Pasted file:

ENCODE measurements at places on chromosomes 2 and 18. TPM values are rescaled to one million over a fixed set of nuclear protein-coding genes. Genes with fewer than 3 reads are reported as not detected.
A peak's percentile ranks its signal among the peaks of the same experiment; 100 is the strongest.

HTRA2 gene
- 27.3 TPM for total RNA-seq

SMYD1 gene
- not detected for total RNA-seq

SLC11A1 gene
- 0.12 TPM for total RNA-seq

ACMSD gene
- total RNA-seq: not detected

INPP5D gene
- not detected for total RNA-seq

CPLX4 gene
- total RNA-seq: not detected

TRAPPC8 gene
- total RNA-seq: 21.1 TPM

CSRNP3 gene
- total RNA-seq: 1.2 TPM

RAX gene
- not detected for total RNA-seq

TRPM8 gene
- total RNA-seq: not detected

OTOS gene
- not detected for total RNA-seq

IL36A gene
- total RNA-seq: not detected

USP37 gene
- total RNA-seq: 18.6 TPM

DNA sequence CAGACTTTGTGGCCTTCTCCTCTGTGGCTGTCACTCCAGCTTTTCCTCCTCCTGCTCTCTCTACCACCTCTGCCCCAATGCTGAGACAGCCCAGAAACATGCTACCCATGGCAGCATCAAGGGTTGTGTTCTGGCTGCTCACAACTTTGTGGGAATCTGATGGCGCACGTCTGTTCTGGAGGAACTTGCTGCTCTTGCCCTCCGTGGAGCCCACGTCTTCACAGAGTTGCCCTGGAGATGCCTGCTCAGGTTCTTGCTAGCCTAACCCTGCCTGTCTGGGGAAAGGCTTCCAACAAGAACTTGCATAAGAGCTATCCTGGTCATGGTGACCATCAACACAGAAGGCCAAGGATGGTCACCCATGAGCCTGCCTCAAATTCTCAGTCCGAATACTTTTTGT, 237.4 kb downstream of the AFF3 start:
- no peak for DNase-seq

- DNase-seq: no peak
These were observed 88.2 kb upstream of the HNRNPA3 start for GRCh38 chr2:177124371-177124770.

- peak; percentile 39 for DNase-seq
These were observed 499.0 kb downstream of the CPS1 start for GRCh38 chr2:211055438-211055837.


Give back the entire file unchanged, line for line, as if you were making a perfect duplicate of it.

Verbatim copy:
ENCODE measurements at places on chromosomes 2 and 18. TPM values are rescaled to one million over a fixed set of nuclear protein-coding genes. Genes with fewer than 3 reads are reported as not detected.
A peak's percentile ranks its signal among the peaks of the same experiment; 100 is the strongest.

HTRA2 gene
- 27.3 TPM for total RNA-seq

SMYD1 gene
- not detected for total RNA-seq

SLC11A1 gene
- 0.12 TPM for total RNA-seq

ACMSD gene
- total RNA-seq: not detected

INPP5D gene
- not detected for total RNA-seq

CPLX4 gene
- total RNA-seq: not detected

TRAPPC8 gene
- total RNA-seq: 21.1 TPM

CSRNP3 gene
- total RNA-seq: 1.2 TPM

RAX gene
- not detected for total RNA-seq

TRPM8 gene
- total RNA-seq: not detected

OTOS gene
- not detected for total RNA-seq

IL36A gene
- total RNA-seq: not detected

USP37 gene
- total RNA-seq: 18.6 TPM

DNA sequence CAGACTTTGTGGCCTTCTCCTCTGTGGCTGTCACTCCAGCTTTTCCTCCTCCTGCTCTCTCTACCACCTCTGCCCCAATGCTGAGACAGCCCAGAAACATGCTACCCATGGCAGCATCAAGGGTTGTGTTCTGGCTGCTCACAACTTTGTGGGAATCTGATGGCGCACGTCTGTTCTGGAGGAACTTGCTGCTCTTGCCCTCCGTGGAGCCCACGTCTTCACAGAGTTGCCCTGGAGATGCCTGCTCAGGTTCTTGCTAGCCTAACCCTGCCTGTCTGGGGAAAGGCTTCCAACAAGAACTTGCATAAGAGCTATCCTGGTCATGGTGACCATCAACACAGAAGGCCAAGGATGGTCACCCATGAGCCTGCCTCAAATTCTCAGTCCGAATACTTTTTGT, 237.4 kb downstream of the AFF3 start:
- no peak for DNase-seq

- DNase-seq: no peak
These were observed 88.2 kb upstream of the HNRNPA3 start for GRCh38 chr2:177124371-177124770.

- peak; percentile 39 for DNase-seq
These were observed 499.0 kb downstream of the CPS1 start for GRCh38 chr2:211055438-211055837.